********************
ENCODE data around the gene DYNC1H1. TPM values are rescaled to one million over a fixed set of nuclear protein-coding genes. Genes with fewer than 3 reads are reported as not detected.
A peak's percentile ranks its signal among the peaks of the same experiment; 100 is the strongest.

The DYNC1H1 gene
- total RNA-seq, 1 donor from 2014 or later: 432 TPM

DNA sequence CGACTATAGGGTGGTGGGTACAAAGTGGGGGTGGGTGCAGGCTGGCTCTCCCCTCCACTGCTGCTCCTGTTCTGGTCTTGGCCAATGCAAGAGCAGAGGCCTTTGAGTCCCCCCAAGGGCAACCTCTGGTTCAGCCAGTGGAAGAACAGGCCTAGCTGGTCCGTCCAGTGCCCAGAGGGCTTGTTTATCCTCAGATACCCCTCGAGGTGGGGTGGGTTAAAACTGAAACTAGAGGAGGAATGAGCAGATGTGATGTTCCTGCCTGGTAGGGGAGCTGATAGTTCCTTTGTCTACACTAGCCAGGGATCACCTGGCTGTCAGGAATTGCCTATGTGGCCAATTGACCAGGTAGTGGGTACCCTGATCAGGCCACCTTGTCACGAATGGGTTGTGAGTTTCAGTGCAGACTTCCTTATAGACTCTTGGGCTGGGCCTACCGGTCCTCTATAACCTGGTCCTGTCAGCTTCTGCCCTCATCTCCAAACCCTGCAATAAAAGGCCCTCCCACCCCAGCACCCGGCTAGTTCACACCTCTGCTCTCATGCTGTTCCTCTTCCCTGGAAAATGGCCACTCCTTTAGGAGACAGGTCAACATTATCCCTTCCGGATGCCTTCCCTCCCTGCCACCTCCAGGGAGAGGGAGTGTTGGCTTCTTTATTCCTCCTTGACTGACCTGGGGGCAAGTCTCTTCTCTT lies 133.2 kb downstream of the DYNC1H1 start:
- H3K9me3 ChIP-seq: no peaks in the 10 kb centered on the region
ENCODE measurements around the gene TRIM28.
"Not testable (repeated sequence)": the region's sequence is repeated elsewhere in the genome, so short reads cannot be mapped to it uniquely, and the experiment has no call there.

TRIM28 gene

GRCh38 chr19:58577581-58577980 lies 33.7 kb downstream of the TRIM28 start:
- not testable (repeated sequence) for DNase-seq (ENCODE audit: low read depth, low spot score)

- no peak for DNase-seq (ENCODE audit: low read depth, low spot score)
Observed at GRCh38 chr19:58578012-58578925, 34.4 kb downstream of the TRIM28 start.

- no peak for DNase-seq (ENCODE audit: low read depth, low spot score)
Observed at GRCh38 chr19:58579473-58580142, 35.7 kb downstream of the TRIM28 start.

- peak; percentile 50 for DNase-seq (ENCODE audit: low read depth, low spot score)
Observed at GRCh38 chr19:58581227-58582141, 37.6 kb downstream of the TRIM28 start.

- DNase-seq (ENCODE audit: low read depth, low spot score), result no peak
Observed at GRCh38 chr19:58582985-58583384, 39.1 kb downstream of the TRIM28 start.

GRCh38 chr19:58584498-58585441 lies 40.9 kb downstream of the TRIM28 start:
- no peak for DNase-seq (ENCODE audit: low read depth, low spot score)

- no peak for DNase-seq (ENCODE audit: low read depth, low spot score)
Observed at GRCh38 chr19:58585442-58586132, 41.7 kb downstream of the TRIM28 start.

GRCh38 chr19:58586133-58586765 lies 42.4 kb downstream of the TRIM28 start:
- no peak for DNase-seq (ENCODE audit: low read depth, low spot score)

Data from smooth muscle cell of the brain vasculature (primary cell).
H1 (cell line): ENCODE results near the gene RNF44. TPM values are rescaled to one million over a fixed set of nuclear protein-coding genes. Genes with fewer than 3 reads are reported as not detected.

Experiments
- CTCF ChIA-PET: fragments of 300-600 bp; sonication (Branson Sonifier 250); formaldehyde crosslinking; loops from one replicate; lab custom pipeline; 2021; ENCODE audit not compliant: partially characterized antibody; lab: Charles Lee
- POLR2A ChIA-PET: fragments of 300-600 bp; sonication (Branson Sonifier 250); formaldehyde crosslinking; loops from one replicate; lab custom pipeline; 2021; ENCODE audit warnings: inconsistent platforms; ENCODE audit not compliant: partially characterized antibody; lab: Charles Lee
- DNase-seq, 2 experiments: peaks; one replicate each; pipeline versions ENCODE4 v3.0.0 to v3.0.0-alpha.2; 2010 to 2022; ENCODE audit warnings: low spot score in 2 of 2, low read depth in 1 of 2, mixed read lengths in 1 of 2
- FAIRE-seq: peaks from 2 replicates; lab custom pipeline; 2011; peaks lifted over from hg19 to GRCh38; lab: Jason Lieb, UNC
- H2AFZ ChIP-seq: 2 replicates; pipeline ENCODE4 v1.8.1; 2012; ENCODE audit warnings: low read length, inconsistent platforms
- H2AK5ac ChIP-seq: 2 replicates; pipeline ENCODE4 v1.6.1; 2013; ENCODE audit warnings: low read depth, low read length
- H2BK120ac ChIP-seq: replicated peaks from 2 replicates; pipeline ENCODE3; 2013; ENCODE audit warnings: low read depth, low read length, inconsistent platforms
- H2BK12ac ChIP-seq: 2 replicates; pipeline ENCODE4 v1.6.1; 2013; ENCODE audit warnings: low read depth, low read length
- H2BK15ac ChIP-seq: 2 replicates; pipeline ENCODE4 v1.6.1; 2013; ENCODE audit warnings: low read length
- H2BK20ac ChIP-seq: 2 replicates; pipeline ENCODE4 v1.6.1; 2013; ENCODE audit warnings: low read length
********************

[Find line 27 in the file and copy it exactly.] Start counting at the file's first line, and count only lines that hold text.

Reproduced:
H1 (cell line): ENCODE results near the gene RNF44. TPM values are rescaled to one million over a fixed set of nuclear protein-coding genes. Genes with fewer than 3 reads are reported as not detected.